Global efforts to eradicate illiteracy have led to an extensive range of adult literacy programs worldwide, particularly in developing regions. There is no clear consensus on the application of such projects, as the study and evaluation of adult literacy education continues to be divided between ‘functional’ approaches which emphasize skill acquisition as a primary focus; and ‘socio-cultural’ perspectives which foreground contextual and personal narratives. Case-study observations of classrooms and educators in three peri-urban communities in Oaxaca, Mexico indicate complex interconnections between literacy education and development in both conceptual and material frameworks. Findings further highlight the importance of local communities and social networks in shaping classroom experiences. Results suggest a divide between institutionally derived goals and communally guided practice in Oaxacan adult literacy classrooms. This schism may lead to the creation of titular literacy that can be nevertheless inconsistent with the ways in which literacy is actually practised.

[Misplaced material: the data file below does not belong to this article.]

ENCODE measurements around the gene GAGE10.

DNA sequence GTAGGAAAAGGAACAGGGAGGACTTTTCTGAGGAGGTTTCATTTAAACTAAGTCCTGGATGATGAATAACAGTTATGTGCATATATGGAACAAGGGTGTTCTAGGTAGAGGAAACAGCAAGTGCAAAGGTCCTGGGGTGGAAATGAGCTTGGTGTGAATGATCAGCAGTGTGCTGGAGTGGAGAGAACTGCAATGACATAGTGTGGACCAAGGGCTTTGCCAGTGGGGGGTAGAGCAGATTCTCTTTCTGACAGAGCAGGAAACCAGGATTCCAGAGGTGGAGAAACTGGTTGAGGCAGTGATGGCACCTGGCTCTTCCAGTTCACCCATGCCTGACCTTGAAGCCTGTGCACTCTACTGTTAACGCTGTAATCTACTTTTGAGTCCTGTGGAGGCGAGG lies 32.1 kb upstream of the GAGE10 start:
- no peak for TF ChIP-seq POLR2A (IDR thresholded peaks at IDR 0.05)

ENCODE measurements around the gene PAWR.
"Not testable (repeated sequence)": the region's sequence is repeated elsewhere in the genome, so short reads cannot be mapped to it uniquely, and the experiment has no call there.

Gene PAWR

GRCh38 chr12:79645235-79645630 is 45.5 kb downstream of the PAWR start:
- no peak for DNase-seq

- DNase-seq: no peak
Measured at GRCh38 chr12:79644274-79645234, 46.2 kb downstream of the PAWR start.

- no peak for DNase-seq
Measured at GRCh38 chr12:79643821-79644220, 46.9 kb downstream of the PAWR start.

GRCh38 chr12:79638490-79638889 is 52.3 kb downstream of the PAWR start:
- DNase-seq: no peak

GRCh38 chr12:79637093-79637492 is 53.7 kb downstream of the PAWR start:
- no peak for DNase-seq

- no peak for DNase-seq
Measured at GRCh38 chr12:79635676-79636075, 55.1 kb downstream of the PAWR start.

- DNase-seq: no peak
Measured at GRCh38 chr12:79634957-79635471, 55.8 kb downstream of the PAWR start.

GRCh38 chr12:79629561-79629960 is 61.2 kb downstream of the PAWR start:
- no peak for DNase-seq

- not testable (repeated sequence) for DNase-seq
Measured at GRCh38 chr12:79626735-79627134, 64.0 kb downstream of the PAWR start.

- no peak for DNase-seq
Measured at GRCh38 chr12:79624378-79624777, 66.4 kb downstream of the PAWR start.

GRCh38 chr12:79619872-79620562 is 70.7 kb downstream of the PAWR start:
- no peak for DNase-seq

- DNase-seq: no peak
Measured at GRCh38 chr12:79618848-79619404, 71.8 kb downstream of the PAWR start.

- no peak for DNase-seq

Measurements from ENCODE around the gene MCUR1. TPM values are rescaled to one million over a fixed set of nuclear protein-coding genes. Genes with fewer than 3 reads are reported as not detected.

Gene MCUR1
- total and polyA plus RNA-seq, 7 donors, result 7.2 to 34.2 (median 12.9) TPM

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Thesis advisor: Otero, Gerardo
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